We are spoilt for choice! So many images to choose from and all available to be used.
There are over 6,000 photographs of Buddhist archeological sites, pilgrimage centres, and temples in SE Asia, as well as Videos, Maps, Posters, etc. on this website, please feel free to use the photographs to make more works with them, in accordance with the Creative Commons license on the page where you find them.
Here is a photograph from the site.
To speak or not to speak? How to frame what to say? Is it good to speak anyway. Is now a good time? That’s a really important question. It necessarily builds in a life saving pause between thought/feeling and action. A cooling moment when the heat is rising and the compulsion to speak, or write, is almost overwhelming. Thankfully there isn’t anything really important or pressing I need to communicate right at this moment.
While going through my bookmarked pages, something I do when looking for blogging inspiration, I came across Marshall Rosenberg talking about the basics of Non Violent Communication. I’ve not always connected so well with NVC as it is commonly passed along. This site makes the whole thing more easily understandable and less, how do we say, verbally stultifying. I’ll return and take a longer look.
In the mean time there is nothing that can replace the simple act of sitting still. A moment to cool, whatever the weather!
Rev. Master Daizui at Throssel Hole Buddhist Abbey
The Great Silence
enfolds the world.
Who could have guessed
He died in his own bed
Ten years to the day.
fell on his face.
he was home.
I miss him still, his council in particular. Today alone, driving south I spoke out loud. Telling him about this and that, asking into the thin clear air.
There is that which is not born, and does not die.
Start by taking care of your boots, she said. I can’t remember the question but it was something to do with being more compassionate towards oneself. This exchange took place at a Spiritual Direction Ceremony at Shasta in the 1980′s. A ceremony where the novice monks ask the senior monk leading the ceremony a spiritual question. That’s asking a largely unrehearsed question, out loud in the presence of all the other monks. Beautiful in its’ simplicity and a time of circulating generosity. I remember that answer well. Perhaps because I already believed in taking care of my boots. At that time mine would have been around 7 years old, mended at great expense and were never the same again unfortunately.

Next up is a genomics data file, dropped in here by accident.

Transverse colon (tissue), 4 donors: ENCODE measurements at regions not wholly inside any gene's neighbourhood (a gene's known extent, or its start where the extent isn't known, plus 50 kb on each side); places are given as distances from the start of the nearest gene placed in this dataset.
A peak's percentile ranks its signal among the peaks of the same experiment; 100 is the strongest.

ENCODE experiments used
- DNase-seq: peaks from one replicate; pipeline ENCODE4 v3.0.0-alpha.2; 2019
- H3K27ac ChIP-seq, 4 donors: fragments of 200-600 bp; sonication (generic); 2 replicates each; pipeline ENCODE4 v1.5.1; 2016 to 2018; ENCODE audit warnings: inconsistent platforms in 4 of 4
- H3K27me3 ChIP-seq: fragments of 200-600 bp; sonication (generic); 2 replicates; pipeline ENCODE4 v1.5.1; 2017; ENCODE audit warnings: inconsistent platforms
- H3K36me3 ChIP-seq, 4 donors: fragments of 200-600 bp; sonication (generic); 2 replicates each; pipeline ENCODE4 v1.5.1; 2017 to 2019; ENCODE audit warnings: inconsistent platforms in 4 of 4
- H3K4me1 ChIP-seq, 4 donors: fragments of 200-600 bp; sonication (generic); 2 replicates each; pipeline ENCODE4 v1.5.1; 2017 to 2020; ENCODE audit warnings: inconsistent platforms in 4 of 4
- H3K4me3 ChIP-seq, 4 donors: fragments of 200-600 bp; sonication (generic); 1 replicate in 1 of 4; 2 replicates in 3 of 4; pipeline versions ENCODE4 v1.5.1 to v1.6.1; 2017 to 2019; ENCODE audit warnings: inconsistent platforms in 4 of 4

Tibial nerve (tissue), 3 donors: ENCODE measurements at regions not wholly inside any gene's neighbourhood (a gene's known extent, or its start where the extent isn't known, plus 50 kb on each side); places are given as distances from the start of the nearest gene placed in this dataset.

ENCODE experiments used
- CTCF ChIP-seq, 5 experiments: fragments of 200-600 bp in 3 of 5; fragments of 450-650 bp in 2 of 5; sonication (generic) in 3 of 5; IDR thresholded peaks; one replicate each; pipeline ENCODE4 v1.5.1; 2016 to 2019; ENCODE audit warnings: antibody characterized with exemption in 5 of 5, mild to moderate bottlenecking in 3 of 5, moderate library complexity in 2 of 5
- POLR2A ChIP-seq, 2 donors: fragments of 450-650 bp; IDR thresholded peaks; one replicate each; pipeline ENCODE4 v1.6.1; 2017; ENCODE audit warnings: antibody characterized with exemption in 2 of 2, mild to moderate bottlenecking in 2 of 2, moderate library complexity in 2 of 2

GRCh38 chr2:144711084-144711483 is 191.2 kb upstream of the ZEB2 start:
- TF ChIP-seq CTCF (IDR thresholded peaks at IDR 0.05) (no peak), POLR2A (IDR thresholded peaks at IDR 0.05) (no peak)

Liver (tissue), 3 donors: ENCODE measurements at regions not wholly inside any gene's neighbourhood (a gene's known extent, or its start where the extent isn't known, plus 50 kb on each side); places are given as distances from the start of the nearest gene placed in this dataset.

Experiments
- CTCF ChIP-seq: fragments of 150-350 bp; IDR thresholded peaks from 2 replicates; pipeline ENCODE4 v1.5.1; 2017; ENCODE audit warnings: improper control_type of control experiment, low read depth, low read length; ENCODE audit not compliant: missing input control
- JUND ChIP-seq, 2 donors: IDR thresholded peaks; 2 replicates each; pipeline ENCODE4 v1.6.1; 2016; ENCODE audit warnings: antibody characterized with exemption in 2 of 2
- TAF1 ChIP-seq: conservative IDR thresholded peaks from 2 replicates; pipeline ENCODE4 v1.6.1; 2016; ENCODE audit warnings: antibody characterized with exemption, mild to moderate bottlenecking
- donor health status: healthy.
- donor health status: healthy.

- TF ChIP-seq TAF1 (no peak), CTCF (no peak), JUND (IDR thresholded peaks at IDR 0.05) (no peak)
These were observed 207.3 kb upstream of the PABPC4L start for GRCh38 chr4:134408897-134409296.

The answer might have been to take care of ones sandals or anything used regularly. In a certain way taking care, keeping clean, keeping preserved and in good repair is a way of expressing gratitude for the service items of personal use give us. Thinking about it now that answer was really a very good one. Having compassion for oneself starts with taking care of, and thus being grateful for, all that one comes into contact with. Perhaps it is that the distance between me and my stuff gets smaller. Acceptance becomes all embracing. Just thoughts at the end of a long day.
I found out yesterday walking boots are best sent to specialists for new soles and for general repairs too. That’s what I plan to do with mine. Those boots will be 7 years old later this year.
Kwan Yin Loves Pie.
One of the temples of the order I am part of has published a cookbook. No ordinary cookbook this one – Kwan Yin Loves Pie. I’m showcasing Grants Politically Incorrect No-Nonsense Pancakes. As an aid to memory, since the recipe calls for one of everything, Grant suggests singing/humming One-is-the-loneliest-number…. and other similar songs. And here is Rev. Master Koten on Chocolate Chip Scones
These scones are delicious as they are,
but the chocolate chips
bring them up to a
whole new level. Koten
Obviously this is much more than just a cookbook. More a window on the lives of those who gather around this temple. There is teaching on the important ingredient, love. I’d say the background smile coming through this book is as important.
One of the congregation members reports:The cookbook is a fundraiser towards getting some building done at Dragon Flower Mountain (Lions Gate Buddhist Priory’s rural temple in British Columbia Canada), which I know all are hoping can maybe start this summer (2013.)
The book can be ordered by email and paid for on-line. In addition the temple has generously posted a pdf version of the cookbook. Be sure to make a donation if you download the pdf. Every dollar counts.
I was just talking to one of the monks at the temple in deepest rural British Columbia letting them know I am posting this. Apart from saying a friendly hi I wanted to make sure somebody drove up the mountain to the ‘upper cabin’ to check email regularly to catch your cookbook orders.